Relentless growth…

“Goals live on the other side of obstacles and challenges. Be relentless in pursuit of those goals, especially in the face of obstacles. Along the way, make no excuses and place no blame.”

Ray Bourque

I see relentless growth as having to keys for success. First, if one can set the right goals, then those goals will inspire the effort required to bring them to fruition. Second, living life in an authentic manner without judgement, excuses or blame enables you to learn from failure and achieve those more difficult and inspiring goals. Becoming the person we were meant to be requires both.

A goal that is chosen because it is likely to be free of obstacles or challenges isn’t truly a goal. It is a choice for the easy path, to go along through life simply existing. Goals need to be hard enough, to be inspiring enough, to be powerful enough to stir your soul and make any obstacle or challenge that happens to come up worth the effort to persevere. If you have goals like that, then being relentless is simply a result of the power of a well-crafted goal.

And when you fail, and we all will inevitably fail, be candid and honest with yourself about that failure. Don’t condemn yourself, or others, and don’t justify the failure. Simply look at it through the lens of learning and growth so that the next goal has an even higher likelihood of success.

Success over the long-term requires both of these traits, and they are synergistic. Do your goals measure up? Are you learning from failure? If not, dig deeper…

No pearls here…

“All problems become smaller if you don’t dodge them, but confront them.”

William Halsey

How many times in life have we built up a problem in our minds and then when we finally deal with it find that it wasn’t such a big deal at all? It is amazing how we can create a story in our heads that is so much different than reality.

Sometimes it seems so much easier to just ignore the little things and justify doing so by saying “this isn’t worth the time” or “I’ll deal with it later.” But then the problem just grows as we ignore it. Unfortunately ignored problems we ignore aren’t like the grains of sand that become pearls in an oyster. They are more like a steady leak of water under a house that undermines the foundation over time.

What is a problem or challenge that you have been putting off for another day that could/should be addressed right now? What stops you from dealing with it? Lack of time? Fear of conflict? Worry about upsetting someone? Make a list of the things you know you should deal with, but haven’t. Rank them from easiest to handle to most challenging and then commit to tackle the first one NOW. You might be surprised at how much smaller it is when you deal with it instead of continuing to ignore it.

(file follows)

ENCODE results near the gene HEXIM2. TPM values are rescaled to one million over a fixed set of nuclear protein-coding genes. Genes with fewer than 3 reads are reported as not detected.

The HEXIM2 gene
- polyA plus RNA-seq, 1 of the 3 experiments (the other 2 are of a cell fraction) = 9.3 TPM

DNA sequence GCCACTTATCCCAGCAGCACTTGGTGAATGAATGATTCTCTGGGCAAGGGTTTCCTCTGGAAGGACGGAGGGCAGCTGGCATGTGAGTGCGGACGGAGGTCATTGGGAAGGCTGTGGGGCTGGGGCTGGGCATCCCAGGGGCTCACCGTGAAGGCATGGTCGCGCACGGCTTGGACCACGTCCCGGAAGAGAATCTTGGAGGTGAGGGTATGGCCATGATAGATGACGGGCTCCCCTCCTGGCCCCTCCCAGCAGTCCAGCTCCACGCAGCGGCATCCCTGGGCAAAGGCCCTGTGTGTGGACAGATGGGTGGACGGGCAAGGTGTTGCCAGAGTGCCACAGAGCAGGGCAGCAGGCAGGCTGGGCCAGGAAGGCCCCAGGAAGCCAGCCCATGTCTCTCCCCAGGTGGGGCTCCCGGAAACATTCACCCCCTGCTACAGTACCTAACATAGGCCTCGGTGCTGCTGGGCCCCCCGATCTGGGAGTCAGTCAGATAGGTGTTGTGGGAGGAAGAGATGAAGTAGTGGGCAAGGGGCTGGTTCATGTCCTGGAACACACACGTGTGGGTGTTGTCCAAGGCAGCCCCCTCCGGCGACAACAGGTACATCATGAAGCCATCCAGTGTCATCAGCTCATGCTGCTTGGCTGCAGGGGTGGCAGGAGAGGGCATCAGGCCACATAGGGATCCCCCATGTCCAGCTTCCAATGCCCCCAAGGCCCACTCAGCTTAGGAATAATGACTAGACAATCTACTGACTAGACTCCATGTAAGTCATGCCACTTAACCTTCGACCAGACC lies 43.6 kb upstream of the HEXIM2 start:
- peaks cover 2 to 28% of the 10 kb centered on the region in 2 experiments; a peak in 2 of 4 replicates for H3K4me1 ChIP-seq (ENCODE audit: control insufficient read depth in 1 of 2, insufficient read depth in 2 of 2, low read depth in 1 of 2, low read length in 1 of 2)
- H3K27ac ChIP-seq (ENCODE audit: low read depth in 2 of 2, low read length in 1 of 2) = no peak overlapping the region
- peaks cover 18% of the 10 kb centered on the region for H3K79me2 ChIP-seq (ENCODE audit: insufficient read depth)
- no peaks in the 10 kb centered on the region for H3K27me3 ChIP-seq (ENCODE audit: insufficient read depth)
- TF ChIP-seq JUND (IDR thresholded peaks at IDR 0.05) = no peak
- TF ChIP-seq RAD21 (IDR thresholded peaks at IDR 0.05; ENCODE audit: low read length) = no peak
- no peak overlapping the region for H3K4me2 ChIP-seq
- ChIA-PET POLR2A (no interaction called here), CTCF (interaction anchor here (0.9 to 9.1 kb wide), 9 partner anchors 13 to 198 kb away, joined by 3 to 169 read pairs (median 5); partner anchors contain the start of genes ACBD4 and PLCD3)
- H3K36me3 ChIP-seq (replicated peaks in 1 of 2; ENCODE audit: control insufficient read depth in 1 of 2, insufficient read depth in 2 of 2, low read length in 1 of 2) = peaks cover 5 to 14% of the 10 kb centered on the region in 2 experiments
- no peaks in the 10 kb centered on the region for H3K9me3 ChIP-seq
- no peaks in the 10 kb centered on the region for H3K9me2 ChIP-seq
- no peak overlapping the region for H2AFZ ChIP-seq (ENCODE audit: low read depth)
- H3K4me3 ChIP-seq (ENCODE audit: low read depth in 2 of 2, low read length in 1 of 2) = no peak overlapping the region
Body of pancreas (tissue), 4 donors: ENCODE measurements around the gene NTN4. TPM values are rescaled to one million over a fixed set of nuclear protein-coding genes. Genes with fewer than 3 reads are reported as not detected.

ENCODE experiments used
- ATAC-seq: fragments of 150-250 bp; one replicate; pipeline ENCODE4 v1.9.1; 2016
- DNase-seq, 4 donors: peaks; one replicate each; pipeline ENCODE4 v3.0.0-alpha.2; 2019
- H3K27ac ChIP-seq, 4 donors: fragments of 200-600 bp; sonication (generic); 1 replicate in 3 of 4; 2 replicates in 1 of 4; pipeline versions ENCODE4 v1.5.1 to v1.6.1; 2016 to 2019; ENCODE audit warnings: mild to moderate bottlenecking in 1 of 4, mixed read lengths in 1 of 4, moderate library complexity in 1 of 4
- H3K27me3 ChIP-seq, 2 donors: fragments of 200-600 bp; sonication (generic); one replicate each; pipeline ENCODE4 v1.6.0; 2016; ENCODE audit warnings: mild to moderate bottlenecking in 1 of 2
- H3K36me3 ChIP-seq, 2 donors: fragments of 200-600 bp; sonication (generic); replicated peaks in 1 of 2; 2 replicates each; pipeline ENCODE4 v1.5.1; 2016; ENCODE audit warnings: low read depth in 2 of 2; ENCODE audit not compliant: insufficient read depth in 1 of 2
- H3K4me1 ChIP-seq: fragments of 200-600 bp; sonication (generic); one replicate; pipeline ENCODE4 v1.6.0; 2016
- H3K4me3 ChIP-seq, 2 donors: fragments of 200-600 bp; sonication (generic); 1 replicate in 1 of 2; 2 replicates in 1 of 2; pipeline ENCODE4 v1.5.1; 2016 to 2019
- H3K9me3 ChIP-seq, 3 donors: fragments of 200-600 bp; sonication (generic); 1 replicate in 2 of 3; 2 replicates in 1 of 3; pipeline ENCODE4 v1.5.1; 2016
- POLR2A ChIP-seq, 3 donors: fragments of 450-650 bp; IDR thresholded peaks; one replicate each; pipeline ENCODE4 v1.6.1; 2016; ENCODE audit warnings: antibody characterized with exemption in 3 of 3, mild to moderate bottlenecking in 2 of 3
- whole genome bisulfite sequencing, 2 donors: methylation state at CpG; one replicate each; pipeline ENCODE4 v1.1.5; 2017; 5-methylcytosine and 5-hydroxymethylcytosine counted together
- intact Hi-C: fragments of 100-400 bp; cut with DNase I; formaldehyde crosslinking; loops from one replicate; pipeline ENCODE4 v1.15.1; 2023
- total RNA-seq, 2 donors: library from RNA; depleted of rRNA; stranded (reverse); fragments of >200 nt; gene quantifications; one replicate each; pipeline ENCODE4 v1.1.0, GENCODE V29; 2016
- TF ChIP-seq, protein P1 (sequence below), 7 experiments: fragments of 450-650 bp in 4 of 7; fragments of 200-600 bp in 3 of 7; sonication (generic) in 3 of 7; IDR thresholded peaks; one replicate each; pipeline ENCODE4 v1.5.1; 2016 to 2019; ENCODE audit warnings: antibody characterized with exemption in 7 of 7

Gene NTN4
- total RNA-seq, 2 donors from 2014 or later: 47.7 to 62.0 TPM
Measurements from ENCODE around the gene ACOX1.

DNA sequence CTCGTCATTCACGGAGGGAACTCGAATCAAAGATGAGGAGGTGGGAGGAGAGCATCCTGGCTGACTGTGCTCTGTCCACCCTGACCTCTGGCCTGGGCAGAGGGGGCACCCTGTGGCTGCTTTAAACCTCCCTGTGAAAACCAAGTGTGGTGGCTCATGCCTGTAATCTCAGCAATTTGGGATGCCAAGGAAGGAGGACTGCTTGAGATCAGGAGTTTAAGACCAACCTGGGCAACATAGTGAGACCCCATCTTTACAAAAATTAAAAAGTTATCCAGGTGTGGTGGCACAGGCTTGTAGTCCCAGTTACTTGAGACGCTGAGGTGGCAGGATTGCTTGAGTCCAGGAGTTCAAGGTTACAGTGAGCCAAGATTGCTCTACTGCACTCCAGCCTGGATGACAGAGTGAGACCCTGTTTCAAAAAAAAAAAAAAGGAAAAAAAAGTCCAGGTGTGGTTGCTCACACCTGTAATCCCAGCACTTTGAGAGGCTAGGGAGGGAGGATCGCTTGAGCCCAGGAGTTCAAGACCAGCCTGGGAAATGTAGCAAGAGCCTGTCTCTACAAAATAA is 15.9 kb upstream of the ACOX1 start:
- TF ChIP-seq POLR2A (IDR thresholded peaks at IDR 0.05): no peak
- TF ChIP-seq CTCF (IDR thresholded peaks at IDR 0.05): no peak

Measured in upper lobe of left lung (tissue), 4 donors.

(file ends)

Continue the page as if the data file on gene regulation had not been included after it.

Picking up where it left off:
The biggest danger in ignoring problems isn’t that the problem get larger, it is that apathy can set in and you no longer care about resolving the problem.

Not all easy days…

“Problems are to the mind what exercise is to the muscles, they toughen and make strong.”

Norman Vincent Peale

There is something exciting about having a good problem to solve. The uncertainty and unknown can be unsettling of course but I have found that to be far outweighed by the joy of a good challenge. It is through tackling tough problems that we learn and grow. I don’t want to have an easy life with no problems to solve. That would be boring and unfulfilling. Sure, at times it would be great if things were smooth and easy, but not all the time. I don’t want all easy days, for easy days don’t inspire growth. How about you?

Over, under, around or through…

“The brick walls are there for a reason. The brick walls are not there to keep us out. The brick walls are there to give us a chance to show how badly we want something. Because the brick walls are there to stop the people who don’t want it badly enough. They’re there to stop the other people.” 

Randy Pausch

Have you ever hit the wall? Gone as far as you think you can and then had some obstacle or challenge come up that just stops everything? Running into the wall over and over is frustrating and it is easy to see how some people will just give up. But simply giving up is never the right option.

I will occasionally use a quote more than once and typically it is because of some challenge I am facing (or one I know others are facing) or is because it is particularly resonant with me at a specific time. I used today’s quote previously in October and it is fascinating to look back and reflect on why I chose it then, and what has changed since that time. (previous post here)

Today I choose this quote based on observations around organizational change and how slowly change can manifest. However, my reflections today are that perhaps change is slowed down because I am only leveraging one method to try and influence change. Overcoming challenges means you must be open to thinking different, trying new things, looking at changes in yourself first. The old axiom from Maslow, “if all you have is a hammer, everything looks like a nail” applies here. If my only mechanism to drive change is to use the tools I currently possess, then I am limited in my ability to influence change. Growth requires getting new tools and finding new ways to scale the wall.

The brick walls aren’t there to stop you, they might just be there so that you learn new ways to go under, over, around, or through them…

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